PAL (Jan, 2019): I hadn’t read this story until we were reviewing the best of 2018, and I am very glad I did. For one, Ryan Goldberg writes the hell out it. We read a lot of incredible stories about athletes that are not household names, but Goldberg expertly balances Serap Jangbu’s personal journey as both exceptional and representative of thousands of Sherpas who find themselves far from the himalayas in, of all places, New York.

Thousands of Sherpas have come to New York, their largest community outside of Nepal, trading the mountains for an uncertain struggle in a distant metropolis. They settled 7,500 miles away in Elmhurst and Jackson Heights, the most ethnically and culturally diverse neighborhoods in New York, and maybe the world, with 167 different languages spoken in a 1.64 square-mile area. In 2010, about 5,000 Nepalese lived in Queens, according to the census, a number that local leaders said was a significant undercount, and which they now believe has gone up by 60 percent. Despite only comprising one half of one percent of Nepal’s population, the Sherpa people are the most populous Nepalese ethnic group in New York, numbering roughly 3,000.

There is a historical symmetry to this story that is powerful as well. After becoming the first person to summit Everest, Edmund Hillary opened several schools in Nepal as a thank you the Sherpa people who had been so generous to him. Hillary’s lasting impact on the culture was the importance of education above all, and that is what brought Serap to New York – a chance at a better life and education for his children. Instead of risking his life to chase his own mountaineering dream, he put his family first and came to America where he, one of the best mountaineers ever, works at an which sells apparel that literally has him in their catalogue.

Inspiring, fascinating, and beautifully written.


Sad Story, Happy Ending

I’ve never read a sports story quite like this one.

Deshae Wise is a freshman sprinter on Cal’s track team. She came to Berkeley from a small town in Oregon, where she was a Gatorade Athlete of the Year. Her name is climbing up the record books already, with the eighth and fourth fastest 60-meter hurdle times in Cal history. She carries a 4.0 G.P.A., volunteered for Habitat for Humanity, and she’s joined the black business association on campus, too. And before all of this success, she and her mom were victims of human trafficking. This wasn’t in some far off place halfway around. This happened right here in the U.S.A.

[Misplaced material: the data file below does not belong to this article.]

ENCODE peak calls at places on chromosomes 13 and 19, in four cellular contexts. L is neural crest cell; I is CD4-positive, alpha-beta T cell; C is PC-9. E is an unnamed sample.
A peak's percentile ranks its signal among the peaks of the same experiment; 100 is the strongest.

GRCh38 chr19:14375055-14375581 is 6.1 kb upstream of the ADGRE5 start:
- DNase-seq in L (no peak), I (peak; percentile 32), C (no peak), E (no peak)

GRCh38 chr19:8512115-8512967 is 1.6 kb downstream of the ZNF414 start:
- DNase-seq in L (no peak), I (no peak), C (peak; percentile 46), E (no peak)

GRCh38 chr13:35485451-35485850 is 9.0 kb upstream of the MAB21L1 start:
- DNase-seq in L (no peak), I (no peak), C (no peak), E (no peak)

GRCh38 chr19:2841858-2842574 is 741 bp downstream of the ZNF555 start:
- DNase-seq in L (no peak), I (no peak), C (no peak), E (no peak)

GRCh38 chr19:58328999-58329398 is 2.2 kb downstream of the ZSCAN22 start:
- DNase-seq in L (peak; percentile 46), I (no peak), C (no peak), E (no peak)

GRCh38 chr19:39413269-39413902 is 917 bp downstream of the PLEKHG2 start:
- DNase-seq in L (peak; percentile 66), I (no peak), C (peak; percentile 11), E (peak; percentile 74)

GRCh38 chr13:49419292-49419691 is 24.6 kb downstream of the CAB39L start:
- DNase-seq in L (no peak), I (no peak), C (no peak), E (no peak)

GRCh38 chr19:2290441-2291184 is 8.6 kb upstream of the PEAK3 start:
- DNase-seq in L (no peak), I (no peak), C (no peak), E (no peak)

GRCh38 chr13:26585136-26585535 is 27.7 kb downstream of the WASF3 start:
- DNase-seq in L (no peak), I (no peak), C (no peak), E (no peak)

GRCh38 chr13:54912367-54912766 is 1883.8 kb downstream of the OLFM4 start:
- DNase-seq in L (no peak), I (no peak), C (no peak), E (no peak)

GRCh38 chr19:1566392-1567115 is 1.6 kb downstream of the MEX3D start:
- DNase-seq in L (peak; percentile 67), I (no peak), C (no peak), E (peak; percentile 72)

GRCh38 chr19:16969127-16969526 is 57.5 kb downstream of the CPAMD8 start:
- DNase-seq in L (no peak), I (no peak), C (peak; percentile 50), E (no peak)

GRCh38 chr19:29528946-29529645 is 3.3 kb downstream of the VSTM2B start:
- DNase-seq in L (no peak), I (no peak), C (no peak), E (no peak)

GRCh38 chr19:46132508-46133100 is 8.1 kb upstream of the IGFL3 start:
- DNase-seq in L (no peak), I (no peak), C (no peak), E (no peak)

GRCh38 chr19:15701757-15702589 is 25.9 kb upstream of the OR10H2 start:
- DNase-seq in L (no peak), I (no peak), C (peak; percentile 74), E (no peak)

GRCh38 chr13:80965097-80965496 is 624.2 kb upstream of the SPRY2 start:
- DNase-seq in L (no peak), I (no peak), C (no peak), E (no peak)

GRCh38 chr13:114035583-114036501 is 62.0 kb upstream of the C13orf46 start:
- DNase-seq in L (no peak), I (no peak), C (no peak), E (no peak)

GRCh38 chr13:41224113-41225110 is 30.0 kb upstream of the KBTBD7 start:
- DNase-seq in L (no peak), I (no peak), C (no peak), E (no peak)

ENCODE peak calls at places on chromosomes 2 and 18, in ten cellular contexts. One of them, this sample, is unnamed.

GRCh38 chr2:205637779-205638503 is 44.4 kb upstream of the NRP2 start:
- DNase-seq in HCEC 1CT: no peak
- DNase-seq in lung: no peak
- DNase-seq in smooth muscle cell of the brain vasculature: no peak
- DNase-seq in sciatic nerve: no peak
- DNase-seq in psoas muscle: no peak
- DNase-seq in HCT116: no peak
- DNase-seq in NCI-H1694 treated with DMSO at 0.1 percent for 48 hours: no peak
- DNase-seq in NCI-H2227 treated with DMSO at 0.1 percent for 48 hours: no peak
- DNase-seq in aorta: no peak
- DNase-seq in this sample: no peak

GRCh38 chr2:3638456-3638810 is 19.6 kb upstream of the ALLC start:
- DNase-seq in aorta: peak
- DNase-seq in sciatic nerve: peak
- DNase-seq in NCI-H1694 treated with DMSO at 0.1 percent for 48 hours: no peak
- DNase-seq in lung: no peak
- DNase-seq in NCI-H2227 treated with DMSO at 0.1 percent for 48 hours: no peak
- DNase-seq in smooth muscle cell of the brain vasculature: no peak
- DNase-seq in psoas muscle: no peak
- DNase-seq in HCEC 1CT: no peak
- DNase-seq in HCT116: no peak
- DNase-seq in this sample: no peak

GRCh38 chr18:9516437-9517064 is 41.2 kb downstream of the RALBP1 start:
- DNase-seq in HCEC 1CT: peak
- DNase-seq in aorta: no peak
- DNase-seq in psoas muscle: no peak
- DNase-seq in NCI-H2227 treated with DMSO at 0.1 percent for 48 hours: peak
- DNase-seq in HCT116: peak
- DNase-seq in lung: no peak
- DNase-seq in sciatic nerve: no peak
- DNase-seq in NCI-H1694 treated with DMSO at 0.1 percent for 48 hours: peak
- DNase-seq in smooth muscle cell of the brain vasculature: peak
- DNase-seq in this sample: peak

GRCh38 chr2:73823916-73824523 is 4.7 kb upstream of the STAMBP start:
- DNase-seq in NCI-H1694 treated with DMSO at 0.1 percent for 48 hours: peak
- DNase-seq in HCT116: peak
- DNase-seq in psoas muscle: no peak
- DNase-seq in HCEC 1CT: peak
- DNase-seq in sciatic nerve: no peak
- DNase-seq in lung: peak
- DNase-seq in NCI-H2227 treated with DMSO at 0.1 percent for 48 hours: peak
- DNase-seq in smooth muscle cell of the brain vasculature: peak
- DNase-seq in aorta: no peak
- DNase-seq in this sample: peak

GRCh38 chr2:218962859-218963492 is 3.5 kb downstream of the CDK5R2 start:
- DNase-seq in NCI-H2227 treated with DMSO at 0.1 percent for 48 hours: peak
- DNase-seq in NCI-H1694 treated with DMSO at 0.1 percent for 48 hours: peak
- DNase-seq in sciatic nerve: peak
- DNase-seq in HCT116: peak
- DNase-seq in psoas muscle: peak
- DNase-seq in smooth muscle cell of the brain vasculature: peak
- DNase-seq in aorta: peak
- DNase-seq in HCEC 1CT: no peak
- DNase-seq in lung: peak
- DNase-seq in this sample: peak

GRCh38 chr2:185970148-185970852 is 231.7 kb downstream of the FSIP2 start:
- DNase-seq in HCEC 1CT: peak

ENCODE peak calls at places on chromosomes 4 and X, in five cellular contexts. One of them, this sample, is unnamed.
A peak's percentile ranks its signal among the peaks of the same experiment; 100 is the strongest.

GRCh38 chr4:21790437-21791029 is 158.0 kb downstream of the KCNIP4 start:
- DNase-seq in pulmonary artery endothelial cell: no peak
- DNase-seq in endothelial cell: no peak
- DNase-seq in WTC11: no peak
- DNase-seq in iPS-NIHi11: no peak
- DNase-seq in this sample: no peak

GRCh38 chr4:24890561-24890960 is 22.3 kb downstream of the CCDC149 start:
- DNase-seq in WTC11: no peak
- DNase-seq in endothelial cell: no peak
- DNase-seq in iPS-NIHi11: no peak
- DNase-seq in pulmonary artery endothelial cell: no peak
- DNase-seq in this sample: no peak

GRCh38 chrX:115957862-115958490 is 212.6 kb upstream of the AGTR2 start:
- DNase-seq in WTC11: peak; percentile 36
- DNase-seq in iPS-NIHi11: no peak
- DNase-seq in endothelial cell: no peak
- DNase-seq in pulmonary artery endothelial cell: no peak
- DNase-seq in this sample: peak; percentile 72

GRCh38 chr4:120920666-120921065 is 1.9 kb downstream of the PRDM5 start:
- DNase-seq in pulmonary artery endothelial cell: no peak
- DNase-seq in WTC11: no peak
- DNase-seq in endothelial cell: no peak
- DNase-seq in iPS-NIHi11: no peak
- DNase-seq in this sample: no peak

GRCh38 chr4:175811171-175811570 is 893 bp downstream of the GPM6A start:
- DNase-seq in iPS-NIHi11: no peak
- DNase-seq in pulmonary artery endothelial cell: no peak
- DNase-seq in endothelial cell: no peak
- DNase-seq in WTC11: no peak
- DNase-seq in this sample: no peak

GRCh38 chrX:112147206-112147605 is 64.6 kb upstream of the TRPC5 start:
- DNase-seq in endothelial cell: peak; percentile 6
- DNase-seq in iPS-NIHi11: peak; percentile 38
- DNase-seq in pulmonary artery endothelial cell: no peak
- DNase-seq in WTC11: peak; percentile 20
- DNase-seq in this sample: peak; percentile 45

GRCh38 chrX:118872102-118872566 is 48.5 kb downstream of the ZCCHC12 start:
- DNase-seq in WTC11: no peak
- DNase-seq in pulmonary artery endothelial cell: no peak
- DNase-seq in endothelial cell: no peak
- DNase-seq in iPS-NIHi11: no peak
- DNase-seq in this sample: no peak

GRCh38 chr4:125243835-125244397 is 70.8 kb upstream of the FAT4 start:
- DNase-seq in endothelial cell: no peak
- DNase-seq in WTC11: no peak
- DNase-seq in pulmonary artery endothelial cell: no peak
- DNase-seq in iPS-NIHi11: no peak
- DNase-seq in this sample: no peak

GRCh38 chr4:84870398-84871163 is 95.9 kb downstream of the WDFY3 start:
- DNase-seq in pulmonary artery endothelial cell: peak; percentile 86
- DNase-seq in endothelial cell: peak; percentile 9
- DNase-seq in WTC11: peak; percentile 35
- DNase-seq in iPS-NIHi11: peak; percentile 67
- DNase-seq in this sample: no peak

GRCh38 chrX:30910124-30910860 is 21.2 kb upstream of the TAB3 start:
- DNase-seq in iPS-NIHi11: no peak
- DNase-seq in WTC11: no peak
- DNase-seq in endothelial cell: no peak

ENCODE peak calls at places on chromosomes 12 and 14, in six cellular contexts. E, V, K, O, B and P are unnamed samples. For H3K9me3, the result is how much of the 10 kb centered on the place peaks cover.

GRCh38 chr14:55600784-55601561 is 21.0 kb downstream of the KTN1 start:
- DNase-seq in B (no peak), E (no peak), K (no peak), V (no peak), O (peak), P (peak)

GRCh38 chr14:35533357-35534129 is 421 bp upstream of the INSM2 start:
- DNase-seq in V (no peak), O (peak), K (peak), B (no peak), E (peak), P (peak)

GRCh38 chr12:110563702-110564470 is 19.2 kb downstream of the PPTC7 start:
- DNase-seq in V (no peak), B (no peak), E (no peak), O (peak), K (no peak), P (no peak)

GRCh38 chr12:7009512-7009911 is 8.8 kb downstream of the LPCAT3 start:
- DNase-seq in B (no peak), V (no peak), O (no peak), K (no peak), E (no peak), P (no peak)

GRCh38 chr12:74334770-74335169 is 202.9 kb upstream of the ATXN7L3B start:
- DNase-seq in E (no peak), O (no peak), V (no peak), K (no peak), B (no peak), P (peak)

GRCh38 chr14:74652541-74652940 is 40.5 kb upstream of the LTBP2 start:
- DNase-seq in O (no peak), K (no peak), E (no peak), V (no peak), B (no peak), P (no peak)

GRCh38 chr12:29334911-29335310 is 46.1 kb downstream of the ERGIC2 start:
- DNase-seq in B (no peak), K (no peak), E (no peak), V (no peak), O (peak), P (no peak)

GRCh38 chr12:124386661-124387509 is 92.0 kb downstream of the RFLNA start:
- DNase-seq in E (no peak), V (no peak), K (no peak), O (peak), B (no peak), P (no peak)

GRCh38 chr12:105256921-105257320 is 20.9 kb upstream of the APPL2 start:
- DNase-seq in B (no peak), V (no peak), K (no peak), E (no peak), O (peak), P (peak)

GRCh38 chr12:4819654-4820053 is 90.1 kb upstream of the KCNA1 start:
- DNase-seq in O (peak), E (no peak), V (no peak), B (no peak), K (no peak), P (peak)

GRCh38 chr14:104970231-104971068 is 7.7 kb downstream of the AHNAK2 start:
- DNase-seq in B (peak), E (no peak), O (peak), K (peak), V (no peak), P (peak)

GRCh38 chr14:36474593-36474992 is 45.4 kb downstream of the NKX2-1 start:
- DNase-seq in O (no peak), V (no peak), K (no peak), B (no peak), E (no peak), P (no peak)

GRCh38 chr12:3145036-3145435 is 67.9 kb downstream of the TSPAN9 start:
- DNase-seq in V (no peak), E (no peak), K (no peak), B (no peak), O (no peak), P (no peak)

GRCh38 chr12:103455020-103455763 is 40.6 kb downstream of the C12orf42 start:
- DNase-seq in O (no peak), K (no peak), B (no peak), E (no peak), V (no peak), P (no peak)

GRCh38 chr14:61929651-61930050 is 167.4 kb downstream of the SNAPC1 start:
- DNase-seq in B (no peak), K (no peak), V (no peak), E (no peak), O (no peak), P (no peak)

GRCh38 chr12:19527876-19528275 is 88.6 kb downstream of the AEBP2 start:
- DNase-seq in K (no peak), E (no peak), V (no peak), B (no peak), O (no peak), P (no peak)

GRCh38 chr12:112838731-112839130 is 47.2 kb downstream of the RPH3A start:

The initial moment Rebecca Bender, Deshae’s mother, realized what was happening is heartbreaking and terrifying. She had met Khaled (not the guy’s real name) in Eugene when she was around 19 or 20 and her daughter was still very young*. Six months after meeting him, Bender decided to move with him to Las Vegas to start their life as a family.

But the dream ended before it even began, according to Rebecca, whose recollection of the next several years is backed by FBI statements and court records, public documents and interviews. Less than 24 hours after arriving in Vegas, she says, things quickly turned. Khaled told Rebecca he wanted to take her out on the town. “Get dressed up,” she remembers him saying.

Deshae stayed with Khaled’s brother, but instead of heading to the strip, Khaled drove him and Rebecca to a dead-end street anchored by a deserted strip mall. Rebecca remembers just darkness and the hum of the car. Khaled, she says, turned to her and explained with a seriousness on his face: He needed money for the apartment, for Deshae’s food. . . . And Rebecca had to pay him. Now.

Khaled, she says, pointed to a door with a security camera above it and told her to enter. Inside she found a smoke-filled room with three desks pushed next to one another, a woman seated behind each. Behind them, written out cleanly on a dry-erase board, were the words brunette, blonde, asian, redhead. . . . It was all too clear, too real. She was at an escort service, and Khaled expected her to sign herself up. No way. She was shocked, confused, and terrified.